Rana Moussaoui, AFP
Last updated: 7 October, 2013

After shipwreck, Lebanese survivors return to poverty

Assaad Assaad sold everything to escape poverty in Lebanon, but now he is back, after watching his wife and three children, and his dreams of a better life, perish at sea.

Assaad Assaad sold everything to escape poverty in Lebanon, but now he is back, after watching his wife and three children, and his dreams of a better life, perish at sea.

The 36-year-old, who could now pass for 50, was among 18 shell-shocked Lebanese who returned on Sunday after surviving a shipwreck off Indonesia that killed dozens of impoverished migrants from the Middle East.

The Lebanese aboard the Australia-bound boat mainly hailed from the northern Akkar region, where an influx of refugees from neighbouring Syria has compounded the endemic poverty of one of Lebanon’s poorest areas.

“We were desperate to leave, and we had hope for a better life, because there is nothing for us here,” Assaad said as he stared ahead blankly, still reliving the tragedy.

“I lost everything — my wife, my children, my home,” he says, sitting in his parents’ modest house where the crushing silence is only occasionally broken by neighbours calling in to quietly offer their condolences.

In Kabiit, a village nestled beneath verdant mountains, Assaad supported his family on $13 a day before deciding to sell everything — his house, his car, his land and his cow — to pay for passage to Australia, the “Eden” to which many of his fellow villagers had gone.

“I don’t want to be rich. I just want to live decently. Here we live in humiliation,” he said.

Criminal networks have descended on the region to take advantage of Syrians fleeing the civil war, offering cut-rate passage to Australia via Indonesia that has encouraged poor Lebanese to try their luck as well.

“Many of those who left lead good lives now. We were not so lucky,” said Assaad, who paid $70,000 to smugglers.

He describes the moment when he lost everything.

“It was like an explosion. The boat just disintegrated. It was indescribable,” he said. “I would have preferred to die with my family.”

Between 80 and 120 people, most of them from the Middle East, were on board the boat. Twenty-eight bodies, many of them women and children, were recovered but 22 others are still missing.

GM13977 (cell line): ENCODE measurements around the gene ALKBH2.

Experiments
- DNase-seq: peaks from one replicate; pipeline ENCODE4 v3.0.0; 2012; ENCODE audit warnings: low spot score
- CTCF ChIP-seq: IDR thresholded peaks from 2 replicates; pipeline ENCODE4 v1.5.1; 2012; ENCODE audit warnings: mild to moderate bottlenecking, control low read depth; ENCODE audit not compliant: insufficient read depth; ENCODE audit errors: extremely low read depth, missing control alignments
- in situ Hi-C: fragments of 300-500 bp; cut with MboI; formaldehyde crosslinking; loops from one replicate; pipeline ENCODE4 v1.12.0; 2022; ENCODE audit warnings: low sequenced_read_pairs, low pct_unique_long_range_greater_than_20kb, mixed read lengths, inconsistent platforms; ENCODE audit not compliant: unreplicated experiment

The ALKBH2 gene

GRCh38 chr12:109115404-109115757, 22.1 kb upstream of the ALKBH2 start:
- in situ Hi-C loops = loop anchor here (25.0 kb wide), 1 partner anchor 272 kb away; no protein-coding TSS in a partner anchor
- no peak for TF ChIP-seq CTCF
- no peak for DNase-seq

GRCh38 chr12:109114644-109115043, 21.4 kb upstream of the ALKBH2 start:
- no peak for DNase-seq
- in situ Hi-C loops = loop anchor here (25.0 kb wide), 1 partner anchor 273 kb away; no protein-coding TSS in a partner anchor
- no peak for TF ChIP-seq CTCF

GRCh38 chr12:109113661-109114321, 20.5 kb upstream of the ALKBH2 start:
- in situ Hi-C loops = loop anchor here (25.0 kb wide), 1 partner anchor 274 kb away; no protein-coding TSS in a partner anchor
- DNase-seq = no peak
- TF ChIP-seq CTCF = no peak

Assaad wants the Lebanese state to “open its eyes” to the situation in Akkar, where residents are forced to work the land or, in his case, fell trees for charcoal.

In Kabiit — three hours north of Beirut — pot-holed streets run past shuttered shops and children fill plastic bottles with water from a public tap before hauling them back to homes without plumbing.

The closest hospital is 20 kilometres (12 miles) away.

Even after the tragedy off Indonesia, many locals say they are still willing to try their luck on the ocean passage, fearing that if they remain they could lose even their limited livelihoods to Syrian refugees.

Fahed Kassem, 36, says he struggles to make ends meet with the $800 a month he earns at a metallurgical plant in Beirut.

“Now my boss tells me he could have four Syrians in my place,” he said. “If the opportunity presents itself, I would emigrate too.”

Hussein Khodr gave similar reasons for leaving before he set off on the “ship of death” with his eight children and pregnant wife, all of whom died.

“He was overwhelmed, he wanted to leave everything. He said ‘I want to live well or I want to die’,” his father Ahmad said.

Lebanon, with a population of just four million, is home to 770,000 refugees, and has been without a government for six months after a political crisis caused in part by its ever-feuding political factions’ support for rival sides in Syria.

The conflict has spilled over into Lebanon in the form of clashes between armed groups, rocket attacks and bombings that have raised fears of a return to civil war.

Afrah Hassan, a 22-year-old who survived the shipwreck, was studying law at a university in the northern city of Tripoli, where fighting has repeatedly broken out between supporters and opponents of Syria’s President Bashar al-Assad.

“There was shooting all the time, and sometimes we had to hide under our chairs in the classroom,” she said. “It was too much. I wanted to leave everything.”

She remembers the cockroaches in the boat, five days in which she saw only sky and sea, and then the 10-metre-high (30-foot) waves that crashed into the ship, the small children floating lifeless in the churning waters.

“There is no horizon in Lebanon, it’s true,” she said. “But now I tell myself I never should have left.”